Tom Ferris, a former Hollywood P.R. type who abandoned showbiz for real estate, phoned late one night and said he had a scoop. “You’ve got to see this island,” he said. “Tell me if it isn’t the garden spot of the western world. On my old mother’s checkbook, I swear it.”

“What island?”

“Great Harbour Cay,” he said.

“You are selling it?”

“Selling it?” he said. “Baby, you don’t sell paradise. People buy it. They step off the plane and see the mountains and…”

“Mountains in the Bahamas?”

“So they’re 75 feet high,” he said. “Anyhow, one of the guys who works for us caught a 14-pound bonefish.”

As a matter of record, some big ones have been boated around the Berry Chain, which lies about 160 miles due east of Miami. Great Harbour Cay is the largest of the thirty-odd islands. Even if I lopped a few feet off the mountains and a few pounds off the bonefish, Ferris had hit me in a weak spot.

“There’s only one problem,” he cautioned. “We’re on a crash building program. We’re still cutting roads, so you’ll have to stay in one of the model homes and fry your own fish. I can scrounge a boat of some kind and maybe a guide. How’z it sound?”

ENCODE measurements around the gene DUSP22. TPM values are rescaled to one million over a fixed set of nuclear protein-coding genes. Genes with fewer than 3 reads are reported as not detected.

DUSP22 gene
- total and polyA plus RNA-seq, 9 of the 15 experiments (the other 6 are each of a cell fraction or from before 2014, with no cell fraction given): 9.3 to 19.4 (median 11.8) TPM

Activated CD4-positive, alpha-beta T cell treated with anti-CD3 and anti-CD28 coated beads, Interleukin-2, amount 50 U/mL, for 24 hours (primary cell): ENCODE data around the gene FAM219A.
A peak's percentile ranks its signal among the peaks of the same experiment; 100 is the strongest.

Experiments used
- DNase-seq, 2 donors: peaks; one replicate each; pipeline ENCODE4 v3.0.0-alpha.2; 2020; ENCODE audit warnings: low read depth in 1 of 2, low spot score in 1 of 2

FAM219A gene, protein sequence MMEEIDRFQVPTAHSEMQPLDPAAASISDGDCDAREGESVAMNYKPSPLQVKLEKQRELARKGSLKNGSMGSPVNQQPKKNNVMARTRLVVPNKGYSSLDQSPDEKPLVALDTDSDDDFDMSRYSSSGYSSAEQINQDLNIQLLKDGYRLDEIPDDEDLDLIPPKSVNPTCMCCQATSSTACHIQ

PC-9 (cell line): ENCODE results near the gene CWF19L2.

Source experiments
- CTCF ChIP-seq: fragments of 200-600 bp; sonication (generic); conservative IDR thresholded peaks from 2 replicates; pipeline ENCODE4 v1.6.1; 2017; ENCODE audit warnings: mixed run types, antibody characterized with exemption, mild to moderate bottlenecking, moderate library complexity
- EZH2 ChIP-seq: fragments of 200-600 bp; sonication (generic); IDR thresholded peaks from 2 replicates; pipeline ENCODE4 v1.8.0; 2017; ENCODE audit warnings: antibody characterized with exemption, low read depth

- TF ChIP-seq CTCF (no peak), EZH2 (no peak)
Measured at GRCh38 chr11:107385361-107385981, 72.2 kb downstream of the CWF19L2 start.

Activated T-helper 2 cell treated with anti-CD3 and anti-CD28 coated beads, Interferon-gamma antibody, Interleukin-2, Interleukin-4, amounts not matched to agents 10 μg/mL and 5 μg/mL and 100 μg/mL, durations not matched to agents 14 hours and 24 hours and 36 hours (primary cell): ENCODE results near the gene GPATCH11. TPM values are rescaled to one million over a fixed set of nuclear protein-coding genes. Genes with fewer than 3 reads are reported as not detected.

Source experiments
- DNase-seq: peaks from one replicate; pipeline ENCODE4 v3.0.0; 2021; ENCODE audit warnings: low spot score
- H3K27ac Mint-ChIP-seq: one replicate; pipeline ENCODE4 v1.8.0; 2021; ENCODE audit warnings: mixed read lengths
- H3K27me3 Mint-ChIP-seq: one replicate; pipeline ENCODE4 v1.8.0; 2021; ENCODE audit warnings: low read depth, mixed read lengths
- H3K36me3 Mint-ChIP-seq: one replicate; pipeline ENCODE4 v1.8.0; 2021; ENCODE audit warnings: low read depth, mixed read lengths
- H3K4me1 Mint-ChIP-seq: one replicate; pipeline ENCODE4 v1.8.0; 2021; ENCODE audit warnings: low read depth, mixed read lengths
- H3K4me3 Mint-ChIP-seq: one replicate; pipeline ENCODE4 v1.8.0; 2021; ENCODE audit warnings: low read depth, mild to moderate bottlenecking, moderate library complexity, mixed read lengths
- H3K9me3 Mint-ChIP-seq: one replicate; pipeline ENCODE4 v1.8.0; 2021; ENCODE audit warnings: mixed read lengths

It sounded vague enough to be another one of McClane’s Psychopathic Safaris—organized confusion on a grand scale. But two weeks later, my wife Patti and I landed on the island. Great Harbour Cay is 712 miles long and 112 miles wide and lies just south of Great Stirrup Cay, the northernmost island in the chain. The rolling hills thatched with silver palm, lignum vitae, and sea grape spill down to a wide sand beach that borders the entire east shore. But the awesome part was the roar of bulldozers and unloading LST’s. The Bahamian land boom is of atomic proportions. Two more DC-3’s and a pair of Aztecs rolled down the runway belching groups of prospective buyers. You could tell them from the salesmen because the latter wore gold ballpoints in their bulging pockets. Ferris emerged from the crowd.

January 1969 Field & Stream cover
“How to Retire in the Bahamas Without Really Trying” was published in the January 1969 issue. Field & Stream

“Hop in the car, people. I’ll give you the grand tour.” For the next three hours we hoofed over hills and around water hazards on an 18-hole golf course with Bwana Ferris kicking the ringtailed lizards out of the way. Then after a quick lunch, we staggered down the beach with Ferris alternately reciting local pirate lore and buttonholing natives to find out who knew anything about bonefish. By the time he located our house (the only one of those in progress that had been completed) and waved goodbye, we were impressed. The patio had a magnificent view of the Northeast and Northwest Providence Channels, and from what seemed like a mountain top in that otherwise flat country, the beach stretched below us like a great white fishhook. I told Patti to sit tight while I went to the small native settlement at Bullock’s Harbour to look for Leonard Francis, the man who caught the 14-pounder.